Ahmedabad’s gross domestic output was predicted to be US$119 billion in 2011. As of June 2012, the RBI classified Ahmedabad as the seventh biggest deposit and credit center in the country. The textile and garment industries attracted significant capital investment in the nineteenth century. Ranchhodlal Chhotalal established the first Indian textile factory, the Ahmedabad Spinning and Weaving Company Limited, on 30 May 1861, followed by the development of a succession of textile factories such as the Calico Mills, Bagicha Mills, and Arvind Mills. By 1905, the city had around 33 textile mills. During World War I, the textile sector flourished fast and profited from the impact of Mahatma Gandhi’s Swadeshi movement, which encouraged the purchasing of Indian-made products. For its textile industry, Ahmedabad was known as the “Manchester of the East.” The city is India’s top supplier of denim and one among the country’s major exporters of gemstones and jewelry. The car sector is also vital to the city; after Tata’s Nano project, Ford and Suzuki are intending to create facilities near Ahmedabad, and the Peugeot groundbreaking ceremony has already taken place.
The Ahmedabad Stock Market, situated in the city’s Ambavadi district, is the country’s second oldest stock exchange. The city is home to two of India’s largest pharmaceutical businesses, Zydus Cadila and Torrent Pharmaceuticals. The city is home to the corporate headquarters of the Nirma group of businesses, which operates a significant number of detergent and chemical industrial plants. The Adani Group, a worldwide trade and infrastructure development firm, also has its headquarters in the city. The Sardar Sarovar Project of dams and canals has increased the city’s supply of drinkable water and energy. Ahmedabad’s information technology sector has grown dramatically, with corporations like as Tata Consultancy Services constructing operations there. Cyberoam, India’s premier cyber-security organization, also maintains an R&D center in Ahmedabad. In a 2002 NASSCOM assessment of the “Super Nine Indian Destinations” for IT-enabled services, Ahmedabad was placed fifth out of the top nine most competitive cities in the country. Students and young skilled employees from the rest of India have been drawn to the city’s educational and industrial establishments. Other notable Indian corporations based in Ahmedabad include Rasna, Wagh Bakri, Nirma, Cadila Pharmaceuticals, and Intas Biopharmaceuticals. Ahmedabad is India’s second biggest cotton textile center, behind Mumbai, and Gujarat’s largest. There are now several cotton production plants in and around Ahmedabad. Textiles are one of the city’s key industries. Gujarat Industrial Development Corporation has purchased land in Ahmedabad’s Sanand taluka for the development of three new industrial parks.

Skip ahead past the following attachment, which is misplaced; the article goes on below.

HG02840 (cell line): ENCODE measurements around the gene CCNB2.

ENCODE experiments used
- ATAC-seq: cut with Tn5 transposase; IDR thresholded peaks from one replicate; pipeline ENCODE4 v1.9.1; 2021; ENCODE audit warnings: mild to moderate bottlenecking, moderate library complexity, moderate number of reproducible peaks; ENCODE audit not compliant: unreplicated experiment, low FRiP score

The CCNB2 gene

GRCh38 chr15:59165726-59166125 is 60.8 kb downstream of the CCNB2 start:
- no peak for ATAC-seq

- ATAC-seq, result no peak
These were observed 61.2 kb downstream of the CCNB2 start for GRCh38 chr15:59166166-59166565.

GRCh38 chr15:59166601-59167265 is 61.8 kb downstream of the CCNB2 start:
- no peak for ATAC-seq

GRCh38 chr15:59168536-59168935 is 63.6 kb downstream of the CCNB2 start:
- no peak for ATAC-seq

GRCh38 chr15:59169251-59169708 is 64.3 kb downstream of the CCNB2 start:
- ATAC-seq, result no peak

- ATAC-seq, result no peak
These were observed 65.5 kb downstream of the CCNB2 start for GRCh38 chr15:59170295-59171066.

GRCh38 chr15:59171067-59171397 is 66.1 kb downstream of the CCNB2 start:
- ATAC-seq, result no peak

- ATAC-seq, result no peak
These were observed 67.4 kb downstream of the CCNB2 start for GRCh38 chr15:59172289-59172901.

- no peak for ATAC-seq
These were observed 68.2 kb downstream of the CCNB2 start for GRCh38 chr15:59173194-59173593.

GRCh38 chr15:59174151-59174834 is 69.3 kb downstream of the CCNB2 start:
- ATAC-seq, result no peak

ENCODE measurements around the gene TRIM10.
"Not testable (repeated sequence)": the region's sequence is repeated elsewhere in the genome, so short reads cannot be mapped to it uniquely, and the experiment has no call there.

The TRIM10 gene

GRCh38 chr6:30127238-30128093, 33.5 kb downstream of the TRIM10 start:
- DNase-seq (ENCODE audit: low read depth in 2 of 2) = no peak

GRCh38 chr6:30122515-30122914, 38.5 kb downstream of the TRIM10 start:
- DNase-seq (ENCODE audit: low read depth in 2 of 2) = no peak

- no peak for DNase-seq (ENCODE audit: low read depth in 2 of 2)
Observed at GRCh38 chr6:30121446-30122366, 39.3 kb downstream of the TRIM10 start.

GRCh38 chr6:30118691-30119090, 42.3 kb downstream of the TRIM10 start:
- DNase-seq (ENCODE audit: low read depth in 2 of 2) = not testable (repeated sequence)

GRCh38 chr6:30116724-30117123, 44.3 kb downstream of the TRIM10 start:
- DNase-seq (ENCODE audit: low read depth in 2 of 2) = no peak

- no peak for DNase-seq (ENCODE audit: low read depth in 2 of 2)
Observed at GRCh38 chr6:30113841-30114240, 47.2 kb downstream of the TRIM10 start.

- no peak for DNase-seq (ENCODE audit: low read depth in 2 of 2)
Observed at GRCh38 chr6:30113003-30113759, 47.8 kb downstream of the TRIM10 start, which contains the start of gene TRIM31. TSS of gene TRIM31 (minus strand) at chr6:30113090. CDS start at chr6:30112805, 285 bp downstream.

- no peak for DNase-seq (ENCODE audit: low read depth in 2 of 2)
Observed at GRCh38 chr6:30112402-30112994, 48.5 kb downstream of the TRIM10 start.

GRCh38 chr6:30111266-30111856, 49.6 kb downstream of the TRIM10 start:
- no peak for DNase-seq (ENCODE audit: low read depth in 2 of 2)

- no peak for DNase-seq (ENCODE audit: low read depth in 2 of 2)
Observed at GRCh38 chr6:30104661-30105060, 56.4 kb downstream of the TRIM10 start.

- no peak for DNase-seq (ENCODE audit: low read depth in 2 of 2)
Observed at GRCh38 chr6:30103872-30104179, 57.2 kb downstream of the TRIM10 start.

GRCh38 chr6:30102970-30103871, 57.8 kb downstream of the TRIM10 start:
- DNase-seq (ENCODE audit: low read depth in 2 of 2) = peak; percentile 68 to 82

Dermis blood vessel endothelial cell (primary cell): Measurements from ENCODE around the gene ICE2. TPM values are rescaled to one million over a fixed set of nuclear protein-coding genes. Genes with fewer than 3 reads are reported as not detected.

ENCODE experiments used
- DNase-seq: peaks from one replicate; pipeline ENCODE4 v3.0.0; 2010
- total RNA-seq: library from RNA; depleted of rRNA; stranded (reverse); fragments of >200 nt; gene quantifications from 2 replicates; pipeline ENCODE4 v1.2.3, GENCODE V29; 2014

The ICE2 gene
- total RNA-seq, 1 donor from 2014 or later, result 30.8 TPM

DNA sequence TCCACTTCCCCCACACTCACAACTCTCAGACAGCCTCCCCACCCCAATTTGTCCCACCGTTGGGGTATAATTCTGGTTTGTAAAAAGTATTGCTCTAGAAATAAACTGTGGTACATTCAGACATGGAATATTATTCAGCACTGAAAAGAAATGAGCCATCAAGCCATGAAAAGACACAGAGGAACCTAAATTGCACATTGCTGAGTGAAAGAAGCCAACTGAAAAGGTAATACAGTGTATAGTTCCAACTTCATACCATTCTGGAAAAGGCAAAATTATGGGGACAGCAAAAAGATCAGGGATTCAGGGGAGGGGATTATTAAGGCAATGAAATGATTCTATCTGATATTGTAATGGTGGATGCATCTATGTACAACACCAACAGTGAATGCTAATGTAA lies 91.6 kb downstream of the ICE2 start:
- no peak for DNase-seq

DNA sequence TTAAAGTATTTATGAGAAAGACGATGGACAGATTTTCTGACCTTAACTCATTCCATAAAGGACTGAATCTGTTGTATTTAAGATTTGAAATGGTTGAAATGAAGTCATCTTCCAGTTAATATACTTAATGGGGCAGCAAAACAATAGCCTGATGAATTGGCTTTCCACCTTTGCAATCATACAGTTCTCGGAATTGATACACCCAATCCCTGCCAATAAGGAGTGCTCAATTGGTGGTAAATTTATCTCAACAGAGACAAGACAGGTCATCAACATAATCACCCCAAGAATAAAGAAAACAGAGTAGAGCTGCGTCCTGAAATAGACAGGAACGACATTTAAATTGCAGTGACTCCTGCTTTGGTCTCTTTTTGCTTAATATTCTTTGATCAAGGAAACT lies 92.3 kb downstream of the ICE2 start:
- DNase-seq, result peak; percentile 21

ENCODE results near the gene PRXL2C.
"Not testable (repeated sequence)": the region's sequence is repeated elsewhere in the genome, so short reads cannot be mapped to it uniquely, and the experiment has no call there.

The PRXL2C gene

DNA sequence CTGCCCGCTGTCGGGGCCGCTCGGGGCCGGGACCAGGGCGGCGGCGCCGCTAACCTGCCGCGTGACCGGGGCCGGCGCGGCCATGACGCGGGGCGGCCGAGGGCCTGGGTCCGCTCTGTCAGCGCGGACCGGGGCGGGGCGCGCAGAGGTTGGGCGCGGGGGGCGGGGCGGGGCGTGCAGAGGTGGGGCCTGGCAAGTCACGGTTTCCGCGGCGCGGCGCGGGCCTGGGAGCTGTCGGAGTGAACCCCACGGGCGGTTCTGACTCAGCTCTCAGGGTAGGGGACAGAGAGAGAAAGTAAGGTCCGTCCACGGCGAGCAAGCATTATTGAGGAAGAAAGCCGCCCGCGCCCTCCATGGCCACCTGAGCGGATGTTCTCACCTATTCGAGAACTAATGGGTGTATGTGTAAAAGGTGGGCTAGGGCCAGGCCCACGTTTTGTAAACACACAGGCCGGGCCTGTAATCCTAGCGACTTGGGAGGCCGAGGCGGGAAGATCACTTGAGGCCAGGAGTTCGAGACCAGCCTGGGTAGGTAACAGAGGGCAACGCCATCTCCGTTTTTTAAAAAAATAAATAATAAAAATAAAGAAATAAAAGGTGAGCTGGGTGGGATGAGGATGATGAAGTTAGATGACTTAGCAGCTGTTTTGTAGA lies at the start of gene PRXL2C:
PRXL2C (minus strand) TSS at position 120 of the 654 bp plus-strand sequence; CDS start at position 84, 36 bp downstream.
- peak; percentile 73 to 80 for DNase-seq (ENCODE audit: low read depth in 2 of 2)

India’s international dialing code is +91. The area code for the region is 79. As a result, +91 79 must be prefixed to any phone number.
Foreign people must produce a photocopy of their passport, an Indian visa page, a passport-sized picture, and evidence of residency in India to purchase a SIM card.
- Emergency Help( At any time) – 108
- Police – 100
- Fire – 101
- Ambulance – 102 / 108
- Airport Inquiry – 141
- Railways I.V.R.S. – 139
- Railways General Enquiry – 131
- Telephone Directory Inquiry – 197
- Telephone Local Assistance – 199
- Emergency – 108 (a special no. introduced by the Gujarat State Govt. for any emergencies)